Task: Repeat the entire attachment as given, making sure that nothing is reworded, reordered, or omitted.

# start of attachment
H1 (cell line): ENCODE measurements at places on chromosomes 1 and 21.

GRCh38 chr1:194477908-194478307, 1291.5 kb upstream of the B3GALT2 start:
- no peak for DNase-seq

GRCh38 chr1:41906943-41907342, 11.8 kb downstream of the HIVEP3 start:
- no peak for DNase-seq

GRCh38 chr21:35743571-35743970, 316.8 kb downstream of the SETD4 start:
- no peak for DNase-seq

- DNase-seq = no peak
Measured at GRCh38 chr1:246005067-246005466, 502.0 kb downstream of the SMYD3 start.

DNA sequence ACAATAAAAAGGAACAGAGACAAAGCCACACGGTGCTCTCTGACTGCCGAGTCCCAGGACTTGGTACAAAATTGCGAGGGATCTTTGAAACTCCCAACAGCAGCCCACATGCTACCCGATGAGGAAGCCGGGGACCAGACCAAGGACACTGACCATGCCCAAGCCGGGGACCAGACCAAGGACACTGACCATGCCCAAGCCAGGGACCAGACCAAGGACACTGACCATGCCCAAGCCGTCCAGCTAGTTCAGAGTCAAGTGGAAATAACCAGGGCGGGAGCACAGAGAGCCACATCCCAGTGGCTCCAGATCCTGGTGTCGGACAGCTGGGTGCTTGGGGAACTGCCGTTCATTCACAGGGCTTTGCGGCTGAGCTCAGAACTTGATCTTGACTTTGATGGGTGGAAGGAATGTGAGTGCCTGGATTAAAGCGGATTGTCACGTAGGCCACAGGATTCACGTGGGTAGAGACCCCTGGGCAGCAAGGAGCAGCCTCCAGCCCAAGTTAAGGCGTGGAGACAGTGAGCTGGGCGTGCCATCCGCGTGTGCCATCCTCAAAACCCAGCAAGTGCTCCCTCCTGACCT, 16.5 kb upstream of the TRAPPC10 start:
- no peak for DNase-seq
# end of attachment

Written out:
H1 (cell line): ENCODE measurements at places on chromosomes 1 and 21.

GRCh38 chr1:194477908-194478307, 1291.5 kb upstream of the B3GALT2 start:
- no peak for DNase-seq

GRCh38 chr1:41906943-41907342, 11.8 kb downstream of the HIVEP3 start:
- no peak for DNase-seq

GRCh38 chr21:35743571-35743970, 316.8 kb downstream of the SETD4 start:
- no peak for DNase-seq

- DNase-seq = no peak
Measured at GRCh38 chr1:246005067-246005466, 502.0 kb downstream of the SMYD3 start.

DNA sequence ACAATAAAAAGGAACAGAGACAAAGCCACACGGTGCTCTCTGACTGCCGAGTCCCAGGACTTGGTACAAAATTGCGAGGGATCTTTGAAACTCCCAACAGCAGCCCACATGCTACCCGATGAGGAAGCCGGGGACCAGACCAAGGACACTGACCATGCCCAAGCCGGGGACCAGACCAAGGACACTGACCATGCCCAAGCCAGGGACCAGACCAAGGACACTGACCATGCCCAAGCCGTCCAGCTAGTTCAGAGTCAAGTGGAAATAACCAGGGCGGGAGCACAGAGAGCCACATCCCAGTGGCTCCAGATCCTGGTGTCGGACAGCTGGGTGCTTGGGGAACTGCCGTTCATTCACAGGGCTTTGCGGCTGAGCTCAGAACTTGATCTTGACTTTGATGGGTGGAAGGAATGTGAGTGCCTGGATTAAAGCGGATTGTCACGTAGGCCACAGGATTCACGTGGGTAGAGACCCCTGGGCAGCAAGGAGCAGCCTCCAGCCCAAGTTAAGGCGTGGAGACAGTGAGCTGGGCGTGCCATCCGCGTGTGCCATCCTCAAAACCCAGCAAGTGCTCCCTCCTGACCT, 16.5 kb upstream of the TRAPPC10 start:
- no peak for DNase-seq